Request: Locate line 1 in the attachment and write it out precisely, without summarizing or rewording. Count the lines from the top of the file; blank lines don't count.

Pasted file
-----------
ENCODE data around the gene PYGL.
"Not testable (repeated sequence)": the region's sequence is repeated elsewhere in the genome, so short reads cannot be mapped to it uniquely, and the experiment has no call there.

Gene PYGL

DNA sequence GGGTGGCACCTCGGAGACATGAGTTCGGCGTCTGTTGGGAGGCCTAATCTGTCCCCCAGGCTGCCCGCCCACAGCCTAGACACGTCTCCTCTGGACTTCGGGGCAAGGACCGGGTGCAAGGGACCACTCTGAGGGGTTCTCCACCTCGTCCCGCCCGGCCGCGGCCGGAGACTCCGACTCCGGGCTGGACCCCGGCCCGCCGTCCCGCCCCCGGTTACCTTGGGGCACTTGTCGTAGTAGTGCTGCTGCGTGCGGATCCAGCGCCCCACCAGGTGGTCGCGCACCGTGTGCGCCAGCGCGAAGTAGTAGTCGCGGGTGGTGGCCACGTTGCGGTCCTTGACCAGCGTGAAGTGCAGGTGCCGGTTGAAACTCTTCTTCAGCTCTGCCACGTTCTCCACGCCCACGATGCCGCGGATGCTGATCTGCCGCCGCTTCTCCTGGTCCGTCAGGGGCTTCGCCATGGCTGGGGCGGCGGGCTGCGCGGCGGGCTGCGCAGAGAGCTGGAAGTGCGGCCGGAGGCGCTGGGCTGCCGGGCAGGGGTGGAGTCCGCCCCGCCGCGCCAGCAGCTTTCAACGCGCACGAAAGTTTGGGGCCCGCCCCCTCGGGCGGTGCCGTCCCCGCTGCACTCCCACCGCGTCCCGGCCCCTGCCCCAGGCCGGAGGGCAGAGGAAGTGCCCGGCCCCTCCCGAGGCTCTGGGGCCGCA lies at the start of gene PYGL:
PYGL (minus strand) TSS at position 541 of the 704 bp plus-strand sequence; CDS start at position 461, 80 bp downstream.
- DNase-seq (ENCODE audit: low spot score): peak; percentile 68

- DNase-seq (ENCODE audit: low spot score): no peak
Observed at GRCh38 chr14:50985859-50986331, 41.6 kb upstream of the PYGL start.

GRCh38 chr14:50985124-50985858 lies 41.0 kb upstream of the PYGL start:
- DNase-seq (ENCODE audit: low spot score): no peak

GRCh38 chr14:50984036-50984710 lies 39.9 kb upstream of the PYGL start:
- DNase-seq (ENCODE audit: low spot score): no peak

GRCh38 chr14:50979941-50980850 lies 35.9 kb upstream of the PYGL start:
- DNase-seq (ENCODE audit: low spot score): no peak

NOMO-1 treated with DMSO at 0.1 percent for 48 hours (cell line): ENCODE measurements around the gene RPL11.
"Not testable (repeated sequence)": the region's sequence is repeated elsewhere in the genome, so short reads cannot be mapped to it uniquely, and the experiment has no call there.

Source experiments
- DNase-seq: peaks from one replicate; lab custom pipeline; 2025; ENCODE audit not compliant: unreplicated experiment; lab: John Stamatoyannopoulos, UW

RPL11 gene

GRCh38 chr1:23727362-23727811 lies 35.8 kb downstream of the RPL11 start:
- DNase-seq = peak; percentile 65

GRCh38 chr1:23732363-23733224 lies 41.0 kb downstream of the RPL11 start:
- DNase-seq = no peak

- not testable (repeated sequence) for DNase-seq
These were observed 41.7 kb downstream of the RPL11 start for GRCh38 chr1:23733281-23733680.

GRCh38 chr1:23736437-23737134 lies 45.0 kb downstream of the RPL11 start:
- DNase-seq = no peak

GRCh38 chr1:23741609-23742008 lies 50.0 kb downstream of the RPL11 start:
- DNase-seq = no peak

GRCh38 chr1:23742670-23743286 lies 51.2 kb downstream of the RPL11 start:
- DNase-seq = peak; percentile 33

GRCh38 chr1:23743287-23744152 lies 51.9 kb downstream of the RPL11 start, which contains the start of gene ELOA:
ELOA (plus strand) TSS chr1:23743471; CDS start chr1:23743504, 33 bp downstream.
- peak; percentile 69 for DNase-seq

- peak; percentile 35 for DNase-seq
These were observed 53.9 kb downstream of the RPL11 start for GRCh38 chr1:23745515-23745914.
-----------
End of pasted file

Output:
ENCODE data around the gene PYGL.